May 27, 2024

Column: “That Got Me To Thinkin’…?” Ads Shmads


“That Got Me To Thinkin’…?” Chapter 25 “Ads Shmads”
By Bruce Williams

I’m convinced corporate America doesn’t understand social media.  For instance, Crest has a Facebook page.  The toothpaste.  What more could you possibly want to know about Crest?  You put it on your tooth brush and smoosh it across your teeth.  Then you rinse off the brush and set it down.  The end.  Another one of Megacorp’s favorite evil tricks is to implant themselves on a site’s homepage and then encourage the page to operate in a herky jerky manner so that you might accidentally stumble upon their product page with a misplaced click.  I’m often on CBSSports, and Snickers runs a banner header that will periodically foist itself upon my wandering arrow, happenstancing me onto their website with an immediate inquiry, “Would you like to know more about Snickers?”  What more, really, is there to know?  You eat them out of your kids’ Halloween candy and then you feel slightly depressed afterwards—and you have some peanuts and nougat left stuck between your back teeth and gums to boot.

And for some reason, I continue to get Velveeta recipe ads in my scroll feed.  While that’s only mildly offensive, it does pack a big payoff when you read some of the comments—the likes of, “This would be delicious if they substituted gruyere,” or, “That looks good, except I hate Velveeta.”  Serves ‘em right for shilling that orange rubber.  The only worthwhile part of these intrusive ads are reading the insults and unintended attentions they generate.  The latest version of this phenomenon would be the GIG Car Share promos that admirably chose to use a more full-figured model at the hatch of the car in their ad placement.  Instead of questions about how the car share works or in what cities it’s available, the ad inspired a bevy of drooling Neanderthals with pithy observations like “Volumptuous” (sic) and “Thiiick”—at least I give the company credit for steering the conversations comedically back to their actual services.

Then there’s Geico, whose avalanche of ad spending tells me all I need to know about how much revenue they’d have left over for my accident payout, should I ever be caught short handed with their assumingly massive deductibles.  Somebody’s got to foot the bill for the gecko, cavemen, Pinocchio, Texas Chainsaw Massacre guy, Griswalda, Idina Menzel…on and on they drone with their mildly amusing promos—so much so that I’m sure you didn’t realize that all those ads were actually for the same product, and that they also didn’t tell you anything you really needed to know about it.  You’re welcome.

The burger chain Wendy’s Twitter account might be the exception.  Their salty exchanges with their critics along with their brutal trolling of rival McDonald’s make them a 280-or-less character hero, even though they do much less volume than Mickey D’s or even second fiddle Burger King.  I also like those Progressive ads with Dr. Rick, as he gently reminds his patients about not becoming their parents…”You’re not assisting him—you hired him,” as the subject hovers over the working plumber or, “If there’s nowhere to sit, you have too many…” regarding those throw pillows that breed like rabbits.  While these spots don’t convince me to buy any of these products, I do appreciate their subtle rain drops into the sloshing bowl of water that is my resting psyche.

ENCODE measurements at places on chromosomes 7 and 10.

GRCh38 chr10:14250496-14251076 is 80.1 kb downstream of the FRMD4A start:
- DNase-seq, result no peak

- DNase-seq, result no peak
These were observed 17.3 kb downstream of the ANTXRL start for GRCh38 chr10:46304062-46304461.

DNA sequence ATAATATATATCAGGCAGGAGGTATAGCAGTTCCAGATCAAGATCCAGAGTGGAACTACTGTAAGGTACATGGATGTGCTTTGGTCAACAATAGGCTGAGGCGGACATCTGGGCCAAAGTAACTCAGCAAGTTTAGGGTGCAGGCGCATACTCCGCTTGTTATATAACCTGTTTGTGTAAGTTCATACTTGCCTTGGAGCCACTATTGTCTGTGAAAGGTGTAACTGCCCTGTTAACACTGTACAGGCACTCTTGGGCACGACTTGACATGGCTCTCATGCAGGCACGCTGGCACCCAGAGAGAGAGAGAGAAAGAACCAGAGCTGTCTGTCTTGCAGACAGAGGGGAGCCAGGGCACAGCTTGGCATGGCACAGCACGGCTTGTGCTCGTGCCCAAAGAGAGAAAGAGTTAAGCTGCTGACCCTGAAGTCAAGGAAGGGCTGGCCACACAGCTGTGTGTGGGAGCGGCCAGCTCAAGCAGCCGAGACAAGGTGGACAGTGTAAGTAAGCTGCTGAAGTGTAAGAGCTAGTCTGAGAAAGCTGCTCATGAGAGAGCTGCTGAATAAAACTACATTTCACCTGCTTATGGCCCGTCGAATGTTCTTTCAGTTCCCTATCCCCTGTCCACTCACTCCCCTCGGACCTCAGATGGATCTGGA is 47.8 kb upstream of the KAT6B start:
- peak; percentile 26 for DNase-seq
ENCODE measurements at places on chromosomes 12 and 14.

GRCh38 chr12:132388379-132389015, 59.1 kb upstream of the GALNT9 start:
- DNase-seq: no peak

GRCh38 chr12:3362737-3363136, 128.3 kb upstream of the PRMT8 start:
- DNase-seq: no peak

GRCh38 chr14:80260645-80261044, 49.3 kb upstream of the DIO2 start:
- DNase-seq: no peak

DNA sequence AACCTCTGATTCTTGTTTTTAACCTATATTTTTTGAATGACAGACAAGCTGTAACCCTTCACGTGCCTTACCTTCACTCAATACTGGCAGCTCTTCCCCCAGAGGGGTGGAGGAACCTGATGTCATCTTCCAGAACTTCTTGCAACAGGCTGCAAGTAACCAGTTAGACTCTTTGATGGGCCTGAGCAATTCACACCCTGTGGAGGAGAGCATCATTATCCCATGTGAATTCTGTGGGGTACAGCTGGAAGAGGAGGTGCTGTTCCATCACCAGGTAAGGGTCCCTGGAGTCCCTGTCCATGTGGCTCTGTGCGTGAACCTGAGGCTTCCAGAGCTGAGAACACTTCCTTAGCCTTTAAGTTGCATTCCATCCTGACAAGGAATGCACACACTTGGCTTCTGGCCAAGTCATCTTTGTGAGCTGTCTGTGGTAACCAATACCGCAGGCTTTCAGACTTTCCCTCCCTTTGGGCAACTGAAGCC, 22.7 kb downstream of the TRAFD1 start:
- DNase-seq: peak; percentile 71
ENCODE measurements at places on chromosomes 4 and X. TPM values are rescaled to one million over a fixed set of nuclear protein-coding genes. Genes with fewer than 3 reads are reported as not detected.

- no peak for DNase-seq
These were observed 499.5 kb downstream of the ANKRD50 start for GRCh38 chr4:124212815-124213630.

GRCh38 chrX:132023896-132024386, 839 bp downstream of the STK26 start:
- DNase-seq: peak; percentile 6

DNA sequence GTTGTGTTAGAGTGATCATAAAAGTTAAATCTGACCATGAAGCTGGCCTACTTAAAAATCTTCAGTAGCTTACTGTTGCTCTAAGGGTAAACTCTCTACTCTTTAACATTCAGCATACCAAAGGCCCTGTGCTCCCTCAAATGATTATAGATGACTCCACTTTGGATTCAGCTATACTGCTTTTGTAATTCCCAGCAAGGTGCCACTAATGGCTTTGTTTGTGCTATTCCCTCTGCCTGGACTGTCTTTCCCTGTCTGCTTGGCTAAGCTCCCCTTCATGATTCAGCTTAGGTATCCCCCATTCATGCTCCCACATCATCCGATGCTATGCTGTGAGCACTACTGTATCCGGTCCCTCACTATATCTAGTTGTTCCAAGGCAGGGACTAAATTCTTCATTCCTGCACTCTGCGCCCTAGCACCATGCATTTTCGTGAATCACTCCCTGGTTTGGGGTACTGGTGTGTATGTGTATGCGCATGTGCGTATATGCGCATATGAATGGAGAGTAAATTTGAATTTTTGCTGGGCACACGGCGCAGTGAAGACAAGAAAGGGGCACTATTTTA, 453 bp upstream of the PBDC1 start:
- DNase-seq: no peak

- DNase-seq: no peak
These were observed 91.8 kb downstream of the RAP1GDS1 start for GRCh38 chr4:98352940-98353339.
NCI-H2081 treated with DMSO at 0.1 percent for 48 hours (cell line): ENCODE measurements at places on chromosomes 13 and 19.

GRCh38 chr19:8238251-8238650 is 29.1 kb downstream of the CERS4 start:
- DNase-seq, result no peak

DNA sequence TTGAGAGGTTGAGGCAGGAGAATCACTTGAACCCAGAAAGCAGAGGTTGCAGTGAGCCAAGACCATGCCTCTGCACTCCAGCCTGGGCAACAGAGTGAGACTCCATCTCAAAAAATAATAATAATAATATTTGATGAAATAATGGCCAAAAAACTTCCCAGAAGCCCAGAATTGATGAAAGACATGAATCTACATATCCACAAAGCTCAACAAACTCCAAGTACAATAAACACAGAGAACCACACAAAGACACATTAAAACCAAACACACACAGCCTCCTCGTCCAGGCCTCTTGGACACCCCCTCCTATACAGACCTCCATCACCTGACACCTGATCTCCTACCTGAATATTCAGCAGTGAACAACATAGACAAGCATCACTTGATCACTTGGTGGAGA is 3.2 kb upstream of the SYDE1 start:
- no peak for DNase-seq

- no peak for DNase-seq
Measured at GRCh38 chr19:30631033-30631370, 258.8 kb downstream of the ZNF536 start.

As companies rush to find their new, freshly-out-of-college “influencers” (I must be becoming a curmudgeon, because the mere typing of that word makes me slightly angry)—usually a young, enthusiastic Instagram devotee, able to product place the company’s logo in groups of people demonstrating more joy than the product would ever actually merit.  Someone’s near-orgasmic euphoria over a new mop, or a family’s rapt fascination with the latest chemically, non-butter toast spread.  Perhaps another new flavor of Coke will stimulate you—Diet Orange Cigarette Butt, best served warm and with a hangover?  No, you say?  You’ve just got to try it!

This morning as I was reading the Thanksgiving paper—the big one chock full of Christmas ads, all of which I ceremoniously drop to the floor in a clustered thud every year with odd satisfaction—except for the lone perfume insert that stuck to the moisture still on my hand from just making a pot of coffee.  It took me three increasingly irritated shakes of my wrist to free it of the Opium fold over…not thinking much of it until I went to take that first treasured sip of hot, fresh coffee (one of life’s true joys), only to be thwarted by the perversely pungent sting of Opium that had somehow enveloped my whole hand.  Up out of recline I bolted, cursing the vile intrusion on my fingers that would require a double washing for removal.  Get outta here with that stench.

So I’m not really sure which ads work—if any.  I suppose the ones for the products that I end up buying, but I think I just buy the things I really like, even if their ads are terrible.  I guess in summation that’s it—make a good product and people will return to it.  You’re not going to fool anyone with that gloss, spiel or pizzazz, you tricky Don Draper, so just give it a rest and let me get back to what it was I was doing.

See you next week.